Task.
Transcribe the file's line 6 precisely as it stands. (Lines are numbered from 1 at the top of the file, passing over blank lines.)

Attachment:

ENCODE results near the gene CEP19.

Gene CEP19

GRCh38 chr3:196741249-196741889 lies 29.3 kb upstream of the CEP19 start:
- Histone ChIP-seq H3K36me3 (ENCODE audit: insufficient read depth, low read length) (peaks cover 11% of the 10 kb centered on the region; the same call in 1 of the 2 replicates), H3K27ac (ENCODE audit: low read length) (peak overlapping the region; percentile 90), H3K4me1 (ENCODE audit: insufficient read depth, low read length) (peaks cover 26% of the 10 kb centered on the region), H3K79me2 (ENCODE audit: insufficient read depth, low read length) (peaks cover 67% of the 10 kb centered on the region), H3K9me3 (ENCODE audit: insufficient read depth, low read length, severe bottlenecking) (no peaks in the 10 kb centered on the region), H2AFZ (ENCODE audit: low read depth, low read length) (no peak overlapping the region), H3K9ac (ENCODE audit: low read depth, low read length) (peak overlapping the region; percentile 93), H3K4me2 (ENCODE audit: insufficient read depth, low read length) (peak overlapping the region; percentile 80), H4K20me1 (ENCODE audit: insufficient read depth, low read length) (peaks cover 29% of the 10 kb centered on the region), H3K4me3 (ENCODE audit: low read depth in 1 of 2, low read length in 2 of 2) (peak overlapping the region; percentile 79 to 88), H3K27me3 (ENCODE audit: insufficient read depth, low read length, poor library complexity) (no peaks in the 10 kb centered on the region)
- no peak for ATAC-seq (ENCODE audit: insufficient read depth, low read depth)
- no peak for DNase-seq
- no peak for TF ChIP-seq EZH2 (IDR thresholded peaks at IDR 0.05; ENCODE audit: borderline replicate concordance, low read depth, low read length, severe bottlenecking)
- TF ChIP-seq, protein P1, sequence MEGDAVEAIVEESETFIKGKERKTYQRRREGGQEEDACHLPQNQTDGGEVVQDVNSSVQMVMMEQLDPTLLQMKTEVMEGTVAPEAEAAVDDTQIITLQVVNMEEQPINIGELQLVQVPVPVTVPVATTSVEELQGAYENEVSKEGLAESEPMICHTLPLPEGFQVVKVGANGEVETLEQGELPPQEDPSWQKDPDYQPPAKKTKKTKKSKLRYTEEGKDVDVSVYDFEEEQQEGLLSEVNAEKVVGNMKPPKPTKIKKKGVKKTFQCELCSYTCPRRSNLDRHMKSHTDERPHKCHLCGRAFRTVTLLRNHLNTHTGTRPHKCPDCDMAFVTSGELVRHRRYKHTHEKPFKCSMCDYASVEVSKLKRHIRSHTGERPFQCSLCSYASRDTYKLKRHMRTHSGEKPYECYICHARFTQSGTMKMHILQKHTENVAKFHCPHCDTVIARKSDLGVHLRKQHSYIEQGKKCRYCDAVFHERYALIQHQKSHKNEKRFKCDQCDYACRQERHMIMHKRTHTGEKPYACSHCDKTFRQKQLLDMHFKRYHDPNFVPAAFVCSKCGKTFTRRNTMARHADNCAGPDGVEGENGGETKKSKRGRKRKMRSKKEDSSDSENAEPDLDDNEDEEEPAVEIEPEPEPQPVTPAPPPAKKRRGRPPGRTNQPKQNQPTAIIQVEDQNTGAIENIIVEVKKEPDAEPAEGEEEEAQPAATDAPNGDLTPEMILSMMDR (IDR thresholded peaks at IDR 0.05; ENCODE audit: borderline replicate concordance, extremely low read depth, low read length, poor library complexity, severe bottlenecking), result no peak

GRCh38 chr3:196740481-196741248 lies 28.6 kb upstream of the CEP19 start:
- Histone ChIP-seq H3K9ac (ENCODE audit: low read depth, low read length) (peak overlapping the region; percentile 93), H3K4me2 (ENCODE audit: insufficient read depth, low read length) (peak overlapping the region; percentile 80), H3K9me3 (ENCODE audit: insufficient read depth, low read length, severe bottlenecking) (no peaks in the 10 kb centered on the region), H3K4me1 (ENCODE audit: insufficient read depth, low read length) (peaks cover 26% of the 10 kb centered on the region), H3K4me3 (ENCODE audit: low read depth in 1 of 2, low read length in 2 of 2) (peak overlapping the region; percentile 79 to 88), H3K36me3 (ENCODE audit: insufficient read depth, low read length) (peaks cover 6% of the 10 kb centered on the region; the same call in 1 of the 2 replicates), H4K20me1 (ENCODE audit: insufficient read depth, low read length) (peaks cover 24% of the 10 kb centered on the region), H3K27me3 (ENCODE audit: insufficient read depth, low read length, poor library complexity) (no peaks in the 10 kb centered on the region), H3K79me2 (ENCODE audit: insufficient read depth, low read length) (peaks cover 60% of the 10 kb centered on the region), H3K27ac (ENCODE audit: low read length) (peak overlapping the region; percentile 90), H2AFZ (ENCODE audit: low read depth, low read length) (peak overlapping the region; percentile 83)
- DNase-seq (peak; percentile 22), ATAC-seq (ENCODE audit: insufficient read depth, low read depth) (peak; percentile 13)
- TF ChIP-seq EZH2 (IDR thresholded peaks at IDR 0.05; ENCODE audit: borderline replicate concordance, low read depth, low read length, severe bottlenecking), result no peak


- no peak for DNase-seq